The PR on Hymns To The Silence was that Van Morrison had been too prolific for his record company to keep up with his output, even at the rate of an album a year. By 1991 he had two albums ready; hence this double CD designed to bring everything current. (Which didn’t explain why his next studio album didn’t arrive for another 21 months.) It’s not a concept album — unless the evil music industry, childhood in Belfast and contemplating silence are all connected, making most of his later work conceptual — and it’s not chock full of classic songs. That leaves just its musical variety, which it does have, but not enough to sustain 95 minutes.
Most of the first half is the borderline smooth jazz that worked on Avalon Sunset and, to a lesser extent, Enlightenment. “Professional Jealousy” is a little vague, but that can’t be said for “I’m Not Feeling It Anymore” or “Why Must I Always Explain”. In comparison, his yearning for “Ordinary Life” (the title track at one point) comes off thin; if he hates his job so much, why doesn’t he go back to cleaning windows? He’ll certainly never find “Some Peace Of Mind” with Candy Dulfer’s sexy sax around. While one song tries to send a message a la “Fool On The Hill”, referring to the subject as “Village Idiot” is about as gentle as calling him a retard. “Carrying A Torch” sets up some candidates for inclusion on rom-com soundtracks, of which “Quality Street”, written with Dr. John, is the high mark. (And as romantic as “Green Mansions” seems, all our mind’s eye sees is an asylum.)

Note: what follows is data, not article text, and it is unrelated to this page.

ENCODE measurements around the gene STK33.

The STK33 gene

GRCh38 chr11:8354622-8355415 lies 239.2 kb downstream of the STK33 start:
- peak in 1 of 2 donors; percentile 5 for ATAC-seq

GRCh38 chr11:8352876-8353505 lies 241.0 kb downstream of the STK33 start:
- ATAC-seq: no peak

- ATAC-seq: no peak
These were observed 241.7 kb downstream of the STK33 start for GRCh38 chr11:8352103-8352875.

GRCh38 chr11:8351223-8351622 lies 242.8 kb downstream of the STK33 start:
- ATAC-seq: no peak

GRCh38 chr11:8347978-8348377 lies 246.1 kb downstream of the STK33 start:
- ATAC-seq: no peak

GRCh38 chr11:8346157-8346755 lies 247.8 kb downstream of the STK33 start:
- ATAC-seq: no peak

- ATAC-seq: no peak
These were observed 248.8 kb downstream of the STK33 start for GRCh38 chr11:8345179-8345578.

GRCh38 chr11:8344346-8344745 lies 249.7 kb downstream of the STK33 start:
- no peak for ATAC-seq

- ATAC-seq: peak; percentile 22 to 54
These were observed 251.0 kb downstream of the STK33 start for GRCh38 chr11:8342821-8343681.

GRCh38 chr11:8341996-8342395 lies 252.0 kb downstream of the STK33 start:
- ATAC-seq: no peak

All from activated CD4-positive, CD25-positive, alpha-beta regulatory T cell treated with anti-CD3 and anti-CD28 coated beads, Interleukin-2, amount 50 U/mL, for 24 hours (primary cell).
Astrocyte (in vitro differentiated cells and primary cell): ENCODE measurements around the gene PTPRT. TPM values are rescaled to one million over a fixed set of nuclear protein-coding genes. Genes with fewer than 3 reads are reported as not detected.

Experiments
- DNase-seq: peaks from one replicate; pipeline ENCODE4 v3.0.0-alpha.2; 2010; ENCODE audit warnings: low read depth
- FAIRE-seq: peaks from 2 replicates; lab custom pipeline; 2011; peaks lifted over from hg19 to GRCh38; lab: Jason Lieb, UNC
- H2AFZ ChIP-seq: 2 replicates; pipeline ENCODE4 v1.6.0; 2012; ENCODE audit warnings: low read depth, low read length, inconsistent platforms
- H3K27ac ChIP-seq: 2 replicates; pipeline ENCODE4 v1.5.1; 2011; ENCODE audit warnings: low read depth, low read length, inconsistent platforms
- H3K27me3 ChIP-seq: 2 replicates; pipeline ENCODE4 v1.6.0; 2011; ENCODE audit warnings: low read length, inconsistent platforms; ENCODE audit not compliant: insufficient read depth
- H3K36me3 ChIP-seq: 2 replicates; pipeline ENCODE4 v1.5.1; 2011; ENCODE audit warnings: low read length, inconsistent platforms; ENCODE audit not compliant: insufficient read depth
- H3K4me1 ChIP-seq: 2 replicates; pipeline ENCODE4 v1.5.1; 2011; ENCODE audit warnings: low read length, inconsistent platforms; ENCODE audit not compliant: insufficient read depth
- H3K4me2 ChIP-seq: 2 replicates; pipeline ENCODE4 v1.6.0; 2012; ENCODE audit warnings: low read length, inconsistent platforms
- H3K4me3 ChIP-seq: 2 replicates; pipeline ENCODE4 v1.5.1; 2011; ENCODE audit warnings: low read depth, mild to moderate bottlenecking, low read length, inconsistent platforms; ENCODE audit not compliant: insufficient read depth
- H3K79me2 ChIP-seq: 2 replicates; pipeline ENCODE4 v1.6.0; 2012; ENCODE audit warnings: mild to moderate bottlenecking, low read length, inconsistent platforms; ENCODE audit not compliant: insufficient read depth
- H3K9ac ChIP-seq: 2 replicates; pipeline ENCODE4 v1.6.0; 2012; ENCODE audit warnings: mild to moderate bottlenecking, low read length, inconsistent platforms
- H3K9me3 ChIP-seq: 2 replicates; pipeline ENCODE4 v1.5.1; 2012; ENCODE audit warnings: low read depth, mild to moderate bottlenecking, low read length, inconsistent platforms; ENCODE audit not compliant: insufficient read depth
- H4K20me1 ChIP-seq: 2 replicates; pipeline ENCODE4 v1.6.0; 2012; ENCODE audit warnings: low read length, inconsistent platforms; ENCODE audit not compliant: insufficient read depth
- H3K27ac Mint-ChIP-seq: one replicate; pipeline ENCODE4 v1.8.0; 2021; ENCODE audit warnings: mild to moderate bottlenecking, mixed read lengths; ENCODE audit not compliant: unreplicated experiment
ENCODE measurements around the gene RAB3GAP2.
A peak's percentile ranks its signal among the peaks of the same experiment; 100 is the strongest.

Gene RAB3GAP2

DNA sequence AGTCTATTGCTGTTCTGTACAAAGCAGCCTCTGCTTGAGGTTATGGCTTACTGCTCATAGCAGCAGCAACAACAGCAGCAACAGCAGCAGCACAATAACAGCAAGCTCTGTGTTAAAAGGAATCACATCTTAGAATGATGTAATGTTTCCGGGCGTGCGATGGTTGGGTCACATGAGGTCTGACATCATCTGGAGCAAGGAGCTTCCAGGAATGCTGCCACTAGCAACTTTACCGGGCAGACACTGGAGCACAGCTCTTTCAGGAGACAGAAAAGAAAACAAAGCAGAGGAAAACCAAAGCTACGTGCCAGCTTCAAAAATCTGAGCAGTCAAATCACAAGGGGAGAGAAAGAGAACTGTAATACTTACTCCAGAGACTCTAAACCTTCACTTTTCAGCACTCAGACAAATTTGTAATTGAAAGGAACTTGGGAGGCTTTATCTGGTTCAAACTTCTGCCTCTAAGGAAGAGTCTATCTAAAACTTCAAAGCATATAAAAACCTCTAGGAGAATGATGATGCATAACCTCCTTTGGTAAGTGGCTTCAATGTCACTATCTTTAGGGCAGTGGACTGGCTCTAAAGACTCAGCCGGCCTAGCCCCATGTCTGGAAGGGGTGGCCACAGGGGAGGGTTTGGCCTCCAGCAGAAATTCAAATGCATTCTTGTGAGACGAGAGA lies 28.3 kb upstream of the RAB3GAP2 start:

There are some decent jump blues (“So Complicated”, “All Saints Day”) a cover of “I Can’t Stop Loving You” dressed up with Celtic touches from the Chieftains, and a couple of traditional hymns. “Be Thou My Vision” is pretty straight, but could use more Chieftains, but “See Me Though Part II” is fascinating juxtaposition of “Just A Closer Walk With Thee” with an extended monologue/rant picking up where “In The Days Before Rock & Roll” left off. Two other spoken pieces are equally compelling: the dreamy “On Hynford Street”, and the Hearts of Space-based “Pagan Streams”.
Amazingly, two of the better tracks both top nine minutes while staying within two chords. “Take Me Back” features him matching his vocal with his electric, and keeping up even when he’s singing through the harmonica stuffed in his mouth. The title track presents an equally satisfying performance, with sympathetic dynamics and melody.
Good Lord, but this is a long album. By our math there is a half-hour of excellent music, which could have been the basis of an excellent single disc. While a .300 average is good in baseball, that doesn’t fly at a $29.98 list price, even if the set does finish a lot better than it starts. Van had gained the clout to do whatever he wanted to, with enough critics hailing his every utterance as part of his storytelling legacy. But they don’t have to shell out thirty bucks for their copies, and Hymns To The Silence challenges the average listener to try and keep up with him. And if they decided to hop off the ride, well, that’s the tragedy of being a performer, isn’t it?
Van Morrison Hymns To The Silence (1991)—2